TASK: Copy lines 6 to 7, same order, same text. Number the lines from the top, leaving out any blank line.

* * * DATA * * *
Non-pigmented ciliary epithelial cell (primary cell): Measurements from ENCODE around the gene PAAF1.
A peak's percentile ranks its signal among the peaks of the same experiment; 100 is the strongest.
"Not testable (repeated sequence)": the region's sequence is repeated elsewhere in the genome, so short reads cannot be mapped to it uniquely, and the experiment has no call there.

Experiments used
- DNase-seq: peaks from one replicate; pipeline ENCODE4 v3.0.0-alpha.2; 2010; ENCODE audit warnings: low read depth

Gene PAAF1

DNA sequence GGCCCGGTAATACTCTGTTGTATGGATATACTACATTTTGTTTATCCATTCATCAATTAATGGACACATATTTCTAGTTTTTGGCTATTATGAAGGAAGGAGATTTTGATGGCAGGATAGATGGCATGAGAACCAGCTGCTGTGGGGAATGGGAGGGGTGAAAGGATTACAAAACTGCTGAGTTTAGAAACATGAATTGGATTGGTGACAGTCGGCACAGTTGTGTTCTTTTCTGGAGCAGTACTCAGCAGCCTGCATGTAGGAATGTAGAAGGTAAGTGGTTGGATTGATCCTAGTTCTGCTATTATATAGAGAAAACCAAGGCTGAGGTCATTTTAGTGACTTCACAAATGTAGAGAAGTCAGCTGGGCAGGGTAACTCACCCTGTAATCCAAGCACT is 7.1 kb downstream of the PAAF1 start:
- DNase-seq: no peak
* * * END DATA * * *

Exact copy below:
Gene PAAF1

DNA sequence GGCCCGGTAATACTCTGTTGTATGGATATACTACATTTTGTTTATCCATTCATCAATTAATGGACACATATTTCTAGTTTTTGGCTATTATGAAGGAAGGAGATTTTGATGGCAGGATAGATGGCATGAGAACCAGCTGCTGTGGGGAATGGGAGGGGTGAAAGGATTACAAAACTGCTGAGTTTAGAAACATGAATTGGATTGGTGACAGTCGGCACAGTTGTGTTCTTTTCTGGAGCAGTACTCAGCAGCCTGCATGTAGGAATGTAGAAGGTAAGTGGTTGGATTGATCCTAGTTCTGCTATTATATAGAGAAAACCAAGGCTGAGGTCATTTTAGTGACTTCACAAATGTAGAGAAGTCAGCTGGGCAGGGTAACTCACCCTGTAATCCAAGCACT is 7.1 kb downstream of the PAAF1 start: